Reporters surround Sen. Ted Cruz as he emerges from the Senate chamber Wednesday after his marathon speech against Obamacare.
Associated Press/Photo by J. Scott Applewhite
Reporters surround Sen. Ted Cruz as he emerges from the Senate chamber Wednesday after his marathon speech against Obamacare.

Was Ted Cruz wasting time?


“A big waste of time,” Senate Majority Leader Harry Reid tweeted about Sen. Ted Cruz’s 21-hour speech. (The Washington Post has posted the transcript.) I remember what some would call an earlier Cruz waste of time.

Back in the middle of the last decade, before Cruz embarked on his political career, and while I was still a University of Texas professor, he joined me and three other UT profs in planning for what we hoped would eventually become a new major in Western Civilization and American Institutions.

Cruz, then solicitor general of Texas, the state’s chief lawyer before the U.S. Supreme Court, was the only non-UT person who met with us, and we welcomed his thoughtful input—but I was a little puzzled as to why he came.

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Cruz’s intelligence and eloquence, along with his Hispanic surname, clearly gave him electoral potential, but he received no political advantage from showing up, and none of the other three professors or I had a voting bloc or money to throw his way.

All I could figure is that he cared about the ideas, and about what Texas students would learn—and that impressed me. Sadly, other UT professors joined with administrators to strangle Western Civilization and American Institutions. So, in one sense, our efforts were a waste of time. In another sense, it was one of those “lost causes” worth fighting for.

In 2009, after leaving UT, I interviewed Cruz before students at The King’s College in New York City. At that time he was planning to run for attorney general of Texas—turns out he’s in the U.S. Senate instead. Cruz and Barack Obama both graduated from Harvard Law School, and Cruz’s explanation of why President Obama does what he does is still the best I’ve heard:

“Understanding Harvard Law School is very important to understanding our president, Barack Obama. He is very much a creature of Harvard Law. To understand what that means you have to understand that there were more self-declared communists on the Harvard faculty than there were Republicans. Every single idea this president has proposed in the nine months he’s been in office has been orthodox wisdom in the Harvard faculty lounge.”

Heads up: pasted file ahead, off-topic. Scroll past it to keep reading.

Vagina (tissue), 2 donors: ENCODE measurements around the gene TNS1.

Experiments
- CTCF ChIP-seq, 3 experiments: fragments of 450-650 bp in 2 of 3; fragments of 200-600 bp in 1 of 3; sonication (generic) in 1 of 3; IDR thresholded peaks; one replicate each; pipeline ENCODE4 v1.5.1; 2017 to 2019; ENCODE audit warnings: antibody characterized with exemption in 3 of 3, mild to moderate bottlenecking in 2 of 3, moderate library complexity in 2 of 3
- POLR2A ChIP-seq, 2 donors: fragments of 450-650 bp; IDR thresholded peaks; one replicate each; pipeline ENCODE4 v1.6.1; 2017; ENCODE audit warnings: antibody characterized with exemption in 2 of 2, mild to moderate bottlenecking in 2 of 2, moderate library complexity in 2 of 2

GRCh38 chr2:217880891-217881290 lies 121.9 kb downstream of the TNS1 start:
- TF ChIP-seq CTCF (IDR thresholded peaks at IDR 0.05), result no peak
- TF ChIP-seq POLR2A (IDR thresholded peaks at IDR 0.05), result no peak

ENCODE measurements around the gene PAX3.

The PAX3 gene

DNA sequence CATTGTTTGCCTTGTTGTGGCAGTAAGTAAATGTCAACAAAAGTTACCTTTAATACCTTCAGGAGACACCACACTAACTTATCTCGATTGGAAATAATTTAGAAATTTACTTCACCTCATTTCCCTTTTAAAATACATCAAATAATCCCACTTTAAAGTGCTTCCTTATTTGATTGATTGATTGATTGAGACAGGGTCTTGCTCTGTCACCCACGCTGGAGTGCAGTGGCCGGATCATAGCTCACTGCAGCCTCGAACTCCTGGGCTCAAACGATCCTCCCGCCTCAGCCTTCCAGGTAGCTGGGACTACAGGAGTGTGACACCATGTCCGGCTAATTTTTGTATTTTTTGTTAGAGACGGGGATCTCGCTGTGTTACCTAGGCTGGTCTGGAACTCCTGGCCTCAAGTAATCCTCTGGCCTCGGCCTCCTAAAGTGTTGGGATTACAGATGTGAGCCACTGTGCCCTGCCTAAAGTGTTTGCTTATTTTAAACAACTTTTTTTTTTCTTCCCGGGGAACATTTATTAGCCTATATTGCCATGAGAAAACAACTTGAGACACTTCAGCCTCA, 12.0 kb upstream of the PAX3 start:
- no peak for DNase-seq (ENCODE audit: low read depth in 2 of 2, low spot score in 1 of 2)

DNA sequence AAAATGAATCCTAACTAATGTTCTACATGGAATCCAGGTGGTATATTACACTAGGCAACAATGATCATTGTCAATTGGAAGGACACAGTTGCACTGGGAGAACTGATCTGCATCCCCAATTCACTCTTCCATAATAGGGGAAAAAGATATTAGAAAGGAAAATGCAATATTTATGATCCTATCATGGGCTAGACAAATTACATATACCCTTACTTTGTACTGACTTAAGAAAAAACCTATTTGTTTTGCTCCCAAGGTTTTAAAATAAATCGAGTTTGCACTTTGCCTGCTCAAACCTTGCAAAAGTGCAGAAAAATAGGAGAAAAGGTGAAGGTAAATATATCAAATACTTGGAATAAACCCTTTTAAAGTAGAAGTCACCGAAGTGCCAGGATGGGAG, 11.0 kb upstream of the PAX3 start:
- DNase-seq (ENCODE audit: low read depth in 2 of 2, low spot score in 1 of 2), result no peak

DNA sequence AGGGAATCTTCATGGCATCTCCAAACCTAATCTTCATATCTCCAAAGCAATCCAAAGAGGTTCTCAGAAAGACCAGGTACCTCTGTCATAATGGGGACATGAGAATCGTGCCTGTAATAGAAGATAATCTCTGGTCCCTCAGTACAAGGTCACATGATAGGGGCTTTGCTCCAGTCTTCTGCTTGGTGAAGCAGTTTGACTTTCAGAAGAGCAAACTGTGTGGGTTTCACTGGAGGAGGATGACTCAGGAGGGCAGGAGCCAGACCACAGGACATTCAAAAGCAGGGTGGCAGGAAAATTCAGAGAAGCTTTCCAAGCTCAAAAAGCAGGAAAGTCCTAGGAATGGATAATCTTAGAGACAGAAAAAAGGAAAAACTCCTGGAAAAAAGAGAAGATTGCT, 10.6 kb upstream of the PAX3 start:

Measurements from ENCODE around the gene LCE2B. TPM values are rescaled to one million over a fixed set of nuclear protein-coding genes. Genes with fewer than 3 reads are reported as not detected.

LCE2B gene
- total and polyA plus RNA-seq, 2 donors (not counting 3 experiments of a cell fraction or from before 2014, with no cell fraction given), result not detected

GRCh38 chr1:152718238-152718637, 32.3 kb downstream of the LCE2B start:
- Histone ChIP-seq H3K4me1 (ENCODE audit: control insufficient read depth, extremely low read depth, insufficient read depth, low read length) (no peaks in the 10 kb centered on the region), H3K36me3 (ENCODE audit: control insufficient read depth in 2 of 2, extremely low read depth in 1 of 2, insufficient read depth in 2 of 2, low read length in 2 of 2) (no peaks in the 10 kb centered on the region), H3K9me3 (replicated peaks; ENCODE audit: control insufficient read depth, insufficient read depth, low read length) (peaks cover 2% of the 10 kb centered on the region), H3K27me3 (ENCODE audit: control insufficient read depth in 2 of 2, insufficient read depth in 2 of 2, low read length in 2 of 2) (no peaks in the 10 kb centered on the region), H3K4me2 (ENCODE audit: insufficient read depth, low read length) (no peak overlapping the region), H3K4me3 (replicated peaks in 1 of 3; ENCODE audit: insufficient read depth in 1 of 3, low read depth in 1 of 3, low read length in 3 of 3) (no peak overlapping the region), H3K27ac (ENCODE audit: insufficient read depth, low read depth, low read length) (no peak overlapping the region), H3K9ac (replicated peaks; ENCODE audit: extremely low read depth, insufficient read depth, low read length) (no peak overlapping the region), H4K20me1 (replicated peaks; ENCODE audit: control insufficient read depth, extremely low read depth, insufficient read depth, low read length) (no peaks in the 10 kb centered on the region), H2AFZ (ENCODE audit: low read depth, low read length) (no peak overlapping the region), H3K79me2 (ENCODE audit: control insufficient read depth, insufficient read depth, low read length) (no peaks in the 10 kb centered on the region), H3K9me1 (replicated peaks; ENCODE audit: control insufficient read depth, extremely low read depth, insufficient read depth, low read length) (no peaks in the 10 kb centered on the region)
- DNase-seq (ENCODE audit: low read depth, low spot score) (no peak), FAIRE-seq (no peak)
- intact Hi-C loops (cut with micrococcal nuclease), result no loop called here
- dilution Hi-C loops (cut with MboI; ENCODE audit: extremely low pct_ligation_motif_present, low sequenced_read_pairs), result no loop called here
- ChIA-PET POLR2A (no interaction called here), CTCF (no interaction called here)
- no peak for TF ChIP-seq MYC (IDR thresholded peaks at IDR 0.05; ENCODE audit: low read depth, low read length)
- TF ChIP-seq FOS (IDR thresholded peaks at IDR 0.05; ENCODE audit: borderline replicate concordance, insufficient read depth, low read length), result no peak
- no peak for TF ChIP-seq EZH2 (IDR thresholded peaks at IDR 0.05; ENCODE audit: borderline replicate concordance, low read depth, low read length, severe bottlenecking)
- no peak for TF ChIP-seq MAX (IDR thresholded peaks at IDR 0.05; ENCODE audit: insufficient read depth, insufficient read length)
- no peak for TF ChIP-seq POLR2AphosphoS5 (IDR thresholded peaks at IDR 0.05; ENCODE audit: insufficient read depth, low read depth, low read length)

Cruz was referring to small-c “communists” rather than members of the Communist Party.

Then, in discussing the need for Republicans to have both strong principles and communication ability, he concluded with the best explanation of GOP failure in 2008 (and, it turns out, in 2012) that I’ve heard: 

“You have to be able to motivate, inspire, and connect with people. And maddeningly, in the Republican Party we manage to elect people over and over who don’t have firm principles; if they have firm principles they don’t have a backbone; and if they have firm principles and a backbone they can’t communicate to save their lives. That’s consistently a recipe for failure.”

I’ve interviewed more than 100 leaders in front of students in New York and Virginia, and Cruz is the only one who received a standing ovation from students. That impressed me also. I wrote in a column four years ago, “Meet Ted Cruz, the Republican Obama,” and spoke about him as a future president of the United States. Last night I put aside my baseball watching for one evening and watched a couple of hours of what Harry Reid called “a big waste of time.” It was time well spent.

Marvin Olasky
Marvin Olasky

Marvin is editor in chief of WORLD News Group and the author of more than 20 books, including The Tragedy of American Compassion. Follow Marvin on Twitter @MarvinOlasky.


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